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Getting Off the Grid, Living as Our ‘Best Selves’

A Community in Rural Missouri Seeks A More Sustainable Future

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Above image credit: John Bambrick-Rust tries to include his children in as many tasks on the homestead as possible. (Cami Koons | Flatland)

ADAIR COUNTY, Missouri – “Get up girls,” Regina Bambrick-Rust called and then clicked with her mouth. 

Her two horses resumed their march as Bambrick-Rust continued feeding laundry through her old school washing machines. 

It’s a common household chore, but few families choose to do their laundry with actual horsepower.

It’s just one of the ways the Bambrick-Rust family tries to be sustainable on their homestead in northeast Missouri. 

Together with several other families, they make up the Bear Creek Community Land Trust, an off-grid community designed for a lasting planet. 


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What is Off-Grid Living?

An off-grid lifestyle prioritizes self sufficiency, so homesteads are not connected to traditional utilities (the grid) such as electricity and water. 

Many homesteads generate electricity for small household appliances, or things like an electric chicken fence, via solar panels. 

Their water comes from a cistern, which holds rainwater harvested from the roof.

diagram shows rain falling on a roof and the water running down the gutter into a tank.
Homesteads use a cistern system like this to harvest and store rainwater. (Source: NC State Extension)

Conservation is also a big component of an off-grid home. 

Kelly Pott is a Bear Creek leaseholder, who is still in the process of transitioning her family from St. Louis to living full time at the homestead. 

The Pott household is currently connected to county water, but they use it sparingly. She hasn’t paid more than $20 on a monthly water bill at the house.

They use a composting toilet, an outdoor shower in the summer months and take cup baths in the winter.

“It’s real cold,” Pott laughed. “But it works. You get clean.”

Most cooking is done in wood stoves or propane camping burners.

There’s a lot to get done on a homestead. 

“We use machines,” Bambrick-Rust explained. “But I enjoy working with the horses more.”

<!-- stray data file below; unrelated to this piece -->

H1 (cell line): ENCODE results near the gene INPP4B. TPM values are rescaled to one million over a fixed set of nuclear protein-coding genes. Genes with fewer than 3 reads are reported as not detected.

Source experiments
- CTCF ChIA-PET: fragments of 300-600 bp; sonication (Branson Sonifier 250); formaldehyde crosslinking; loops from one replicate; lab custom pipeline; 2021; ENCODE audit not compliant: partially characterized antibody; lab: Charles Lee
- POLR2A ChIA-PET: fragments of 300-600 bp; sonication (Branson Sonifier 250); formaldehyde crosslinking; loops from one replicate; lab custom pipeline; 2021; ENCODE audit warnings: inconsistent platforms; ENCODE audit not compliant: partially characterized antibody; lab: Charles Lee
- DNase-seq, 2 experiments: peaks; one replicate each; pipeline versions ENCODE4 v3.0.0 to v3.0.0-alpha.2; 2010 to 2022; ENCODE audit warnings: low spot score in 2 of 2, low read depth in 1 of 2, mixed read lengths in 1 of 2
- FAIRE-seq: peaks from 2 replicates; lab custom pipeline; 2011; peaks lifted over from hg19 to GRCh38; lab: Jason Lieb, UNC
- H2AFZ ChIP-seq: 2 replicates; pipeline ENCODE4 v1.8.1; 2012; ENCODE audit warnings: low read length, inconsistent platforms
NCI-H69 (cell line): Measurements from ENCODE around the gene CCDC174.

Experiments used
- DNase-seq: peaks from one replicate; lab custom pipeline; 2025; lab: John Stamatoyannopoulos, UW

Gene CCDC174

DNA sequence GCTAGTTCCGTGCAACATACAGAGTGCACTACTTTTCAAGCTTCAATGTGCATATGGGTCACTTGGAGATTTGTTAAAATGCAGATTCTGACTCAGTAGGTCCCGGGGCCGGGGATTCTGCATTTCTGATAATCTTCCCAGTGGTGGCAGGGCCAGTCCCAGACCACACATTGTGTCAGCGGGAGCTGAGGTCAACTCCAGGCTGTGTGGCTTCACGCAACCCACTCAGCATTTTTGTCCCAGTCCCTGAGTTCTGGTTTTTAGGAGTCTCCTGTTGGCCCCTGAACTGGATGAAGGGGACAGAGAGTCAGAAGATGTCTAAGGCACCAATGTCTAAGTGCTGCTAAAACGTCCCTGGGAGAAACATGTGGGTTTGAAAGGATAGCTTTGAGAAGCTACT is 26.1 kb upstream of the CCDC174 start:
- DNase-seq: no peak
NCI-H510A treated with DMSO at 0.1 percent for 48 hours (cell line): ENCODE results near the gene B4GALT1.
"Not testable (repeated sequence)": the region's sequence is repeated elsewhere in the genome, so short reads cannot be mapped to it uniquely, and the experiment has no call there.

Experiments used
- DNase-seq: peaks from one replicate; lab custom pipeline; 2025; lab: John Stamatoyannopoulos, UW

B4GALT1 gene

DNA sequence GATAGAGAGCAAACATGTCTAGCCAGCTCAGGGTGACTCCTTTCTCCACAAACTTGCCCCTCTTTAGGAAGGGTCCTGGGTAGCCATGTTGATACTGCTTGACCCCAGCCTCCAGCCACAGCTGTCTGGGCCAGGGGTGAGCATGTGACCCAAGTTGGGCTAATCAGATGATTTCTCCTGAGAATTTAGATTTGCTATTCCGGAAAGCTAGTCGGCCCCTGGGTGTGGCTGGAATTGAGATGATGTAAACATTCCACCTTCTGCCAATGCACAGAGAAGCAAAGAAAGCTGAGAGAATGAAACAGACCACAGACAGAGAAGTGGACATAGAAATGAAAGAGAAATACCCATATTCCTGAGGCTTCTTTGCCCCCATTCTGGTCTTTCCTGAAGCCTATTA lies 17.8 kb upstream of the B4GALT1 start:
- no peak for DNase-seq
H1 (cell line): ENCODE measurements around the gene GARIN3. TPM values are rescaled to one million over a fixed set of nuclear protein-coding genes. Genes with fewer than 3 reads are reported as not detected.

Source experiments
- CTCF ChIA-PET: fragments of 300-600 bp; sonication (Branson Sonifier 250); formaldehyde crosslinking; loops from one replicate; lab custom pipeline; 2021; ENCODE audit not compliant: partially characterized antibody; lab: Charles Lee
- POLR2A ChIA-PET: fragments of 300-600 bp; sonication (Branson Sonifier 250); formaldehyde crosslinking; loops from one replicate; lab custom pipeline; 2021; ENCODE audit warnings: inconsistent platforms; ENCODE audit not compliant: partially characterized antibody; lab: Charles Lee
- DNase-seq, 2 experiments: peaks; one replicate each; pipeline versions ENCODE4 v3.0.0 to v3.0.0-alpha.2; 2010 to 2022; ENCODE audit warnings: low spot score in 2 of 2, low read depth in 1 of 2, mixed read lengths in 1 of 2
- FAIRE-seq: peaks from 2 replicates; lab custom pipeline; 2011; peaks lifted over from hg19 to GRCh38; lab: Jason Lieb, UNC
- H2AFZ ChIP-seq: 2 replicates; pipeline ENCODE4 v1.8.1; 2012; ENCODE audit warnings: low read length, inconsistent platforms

Holistically, she likes using hand tools and doing things without machinery. But it’s not feasible to do it all that way. 

“You can’t do everything,” Bambrick-Rust said. “You have to choose which things you’re going to take on, or which things are really important to you. 

“Sometimes we’re adopting technologies that hopefully, in some future generation, we can get off of,” she said and smiled at 8-year-old Johanna standing next to her.

In addition to conserving resources, the homesteads try to grow as much of their own food as possible. 

Most houses have a flourishing garden, fruit trees throughout the property, trails for mushroom foraging and a chicken coop. 

The Bear Creek Community Land Trust is small in numbers now, but hopes to soon grow large enough to graze livestock.

The folks at Bear Creek aren’t pursuing their dreams in isolation. According to 2020 research by Big Rentz, an estimated 250,000 people live off the grid in the United States.

More narrowly, the Center for CLT Innovation currently lists 302 community land trusts in the U.S., nearly double the number in 2006. In 2018, Grounded Solutions Network estimated that there were about 12,000 homeownership units in community land trusts nationwide.


Tracking Community Land Trusts


Origins of the Land Trust 

Members of the 184-acre Bear Creek community southeast of Kirksville lease their land, for the span of a lifetime, from the land trust in an effort to prioritize stewardship of the land over ownership. 

Julia Jack-Scott bought her land more than a decade ago, prior to the formation of the land trust. 

She, like many of the founding members, came out to the area because of the nearby Possibility Alliance, which has since closed. 

The Possibility Alliance, started by Ethan and Sarah Hughes, was described in a 2011 article in Mother Earth News as an education homestead. It was open to all who wanted to come and learn about this type of lifestyle.

woman sits on a front porch while de stemming basil.
Julia Jack-Scott destems basil on her front porch. Summer harvests have to be preserved for effective homesteading. (Cami Koons | Flatland)

The alliance drew visitors from all over, and some started buying the nearby land. They wanted to live with the same off-grid and self-sustaining practices. 

“They were all just good neighbors at that point,” Jack-Scott said.